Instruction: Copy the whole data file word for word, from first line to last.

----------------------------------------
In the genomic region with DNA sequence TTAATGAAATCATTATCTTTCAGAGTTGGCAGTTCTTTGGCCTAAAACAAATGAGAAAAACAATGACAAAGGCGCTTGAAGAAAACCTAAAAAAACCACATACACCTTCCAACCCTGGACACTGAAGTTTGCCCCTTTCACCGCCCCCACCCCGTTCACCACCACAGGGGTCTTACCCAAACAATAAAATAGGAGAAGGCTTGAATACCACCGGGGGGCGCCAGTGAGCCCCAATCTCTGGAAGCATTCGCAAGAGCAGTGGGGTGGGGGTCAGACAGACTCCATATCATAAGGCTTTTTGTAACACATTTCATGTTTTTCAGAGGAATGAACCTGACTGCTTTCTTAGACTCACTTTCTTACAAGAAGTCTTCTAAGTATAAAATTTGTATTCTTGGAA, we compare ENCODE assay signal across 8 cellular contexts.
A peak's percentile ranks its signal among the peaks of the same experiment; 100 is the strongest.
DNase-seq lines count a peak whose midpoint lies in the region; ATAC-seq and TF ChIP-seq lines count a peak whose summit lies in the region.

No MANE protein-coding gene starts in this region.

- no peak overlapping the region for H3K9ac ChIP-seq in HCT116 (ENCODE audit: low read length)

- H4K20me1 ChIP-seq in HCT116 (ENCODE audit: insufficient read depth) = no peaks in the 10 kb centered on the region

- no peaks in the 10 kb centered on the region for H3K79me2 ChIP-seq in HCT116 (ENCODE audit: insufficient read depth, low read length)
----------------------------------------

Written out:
In the genomic region with DNA sequence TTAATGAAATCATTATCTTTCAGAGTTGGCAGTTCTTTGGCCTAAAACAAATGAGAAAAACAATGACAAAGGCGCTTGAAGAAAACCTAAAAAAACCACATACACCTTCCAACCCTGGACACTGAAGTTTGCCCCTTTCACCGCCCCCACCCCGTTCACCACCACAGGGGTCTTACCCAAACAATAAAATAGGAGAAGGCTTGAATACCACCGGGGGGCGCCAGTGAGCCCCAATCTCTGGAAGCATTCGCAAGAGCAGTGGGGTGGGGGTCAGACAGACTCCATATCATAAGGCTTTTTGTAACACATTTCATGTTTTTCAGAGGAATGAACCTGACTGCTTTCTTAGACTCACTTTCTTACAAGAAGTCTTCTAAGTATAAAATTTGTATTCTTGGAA, we compare ENCODE assay signal across 8 cellular contexts.
A peak's percentile ranks its signal among the peaks of the same experiment; 100 is the strongest.
DNase-seq lines count a peak whose midpoint lies in the region; ATAC-seq and TF ChIP-seq lines count a peak whose summit lies in the region.

No MANE protein-coding gene starts in this region.

- no peak overlapping the region for H3K9ac ChIP-seq in HCT116 (ENCODE audit: low read length)

- H4K20me1 ChIP-seq in HCT116 (ENCODE audit: insufficient read depth) = no peaks in the 10 kb centered on the region

- no peaks in the 10 kb centered on the region for H3K79me2 ChIP-seq in HCT116 (ENCODE audit: insufficient read depth, low read length)